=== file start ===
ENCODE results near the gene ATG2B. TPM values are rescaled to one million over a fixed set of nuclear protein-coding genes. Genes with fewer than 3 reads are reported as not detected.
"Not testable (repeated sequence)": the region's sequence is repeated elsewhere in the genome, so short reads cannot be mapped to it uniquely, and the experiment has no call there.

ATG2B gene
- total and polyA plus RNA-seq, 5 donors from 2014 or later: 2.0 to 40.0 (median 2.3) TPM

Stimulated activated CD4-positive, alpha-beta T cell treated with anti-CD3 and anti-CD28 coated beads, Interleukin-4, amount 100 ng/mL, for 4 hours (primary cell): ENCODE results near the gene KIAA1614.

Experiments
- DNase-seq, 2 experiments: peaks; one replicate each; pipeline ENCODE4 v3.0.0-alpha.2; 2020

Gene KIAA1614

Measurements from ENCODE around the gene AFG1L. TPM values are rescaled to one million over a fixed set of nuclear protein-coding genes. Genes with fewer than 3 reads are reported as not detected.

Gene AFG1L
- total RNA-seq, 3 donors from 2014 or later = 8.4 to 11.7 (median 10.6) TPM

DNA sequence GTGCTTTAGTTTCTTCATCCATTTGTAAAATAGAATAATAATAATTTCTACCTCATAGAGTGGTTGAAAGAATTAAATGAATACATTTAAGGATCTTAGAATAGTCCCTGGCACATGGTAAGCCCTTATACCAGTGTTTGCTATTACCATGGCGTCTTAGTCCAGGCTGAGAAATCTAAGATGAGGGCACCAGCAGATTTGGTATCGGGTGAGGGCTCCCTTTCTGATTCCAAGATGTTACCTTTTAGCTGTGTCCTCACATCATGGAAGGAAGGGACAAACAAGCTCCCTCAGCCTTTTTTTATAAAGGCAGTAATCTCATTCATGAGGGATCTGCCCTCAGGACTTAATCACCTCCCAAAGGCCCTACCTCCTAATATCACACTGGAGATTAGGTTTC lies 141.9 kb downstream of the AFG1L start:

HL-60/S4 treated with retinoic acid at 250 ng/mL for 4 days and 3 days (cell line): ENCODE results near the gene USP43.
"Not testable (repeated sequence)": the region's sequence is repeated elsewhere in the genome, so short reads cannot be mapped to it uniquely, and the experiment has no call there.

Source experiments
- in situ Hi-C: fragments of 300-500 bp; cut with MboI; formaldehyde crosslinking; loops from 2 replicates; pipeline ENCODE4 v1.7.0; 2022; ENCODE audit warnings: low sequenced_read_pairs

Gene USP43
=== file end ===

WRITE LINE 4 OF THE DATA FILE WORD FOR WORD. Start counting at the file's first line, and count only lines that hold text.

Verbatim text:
- total and polyA plus RNA-seq, 5 donors from 2014 or later: 2.0 to 40.0 (median 2.3) TPM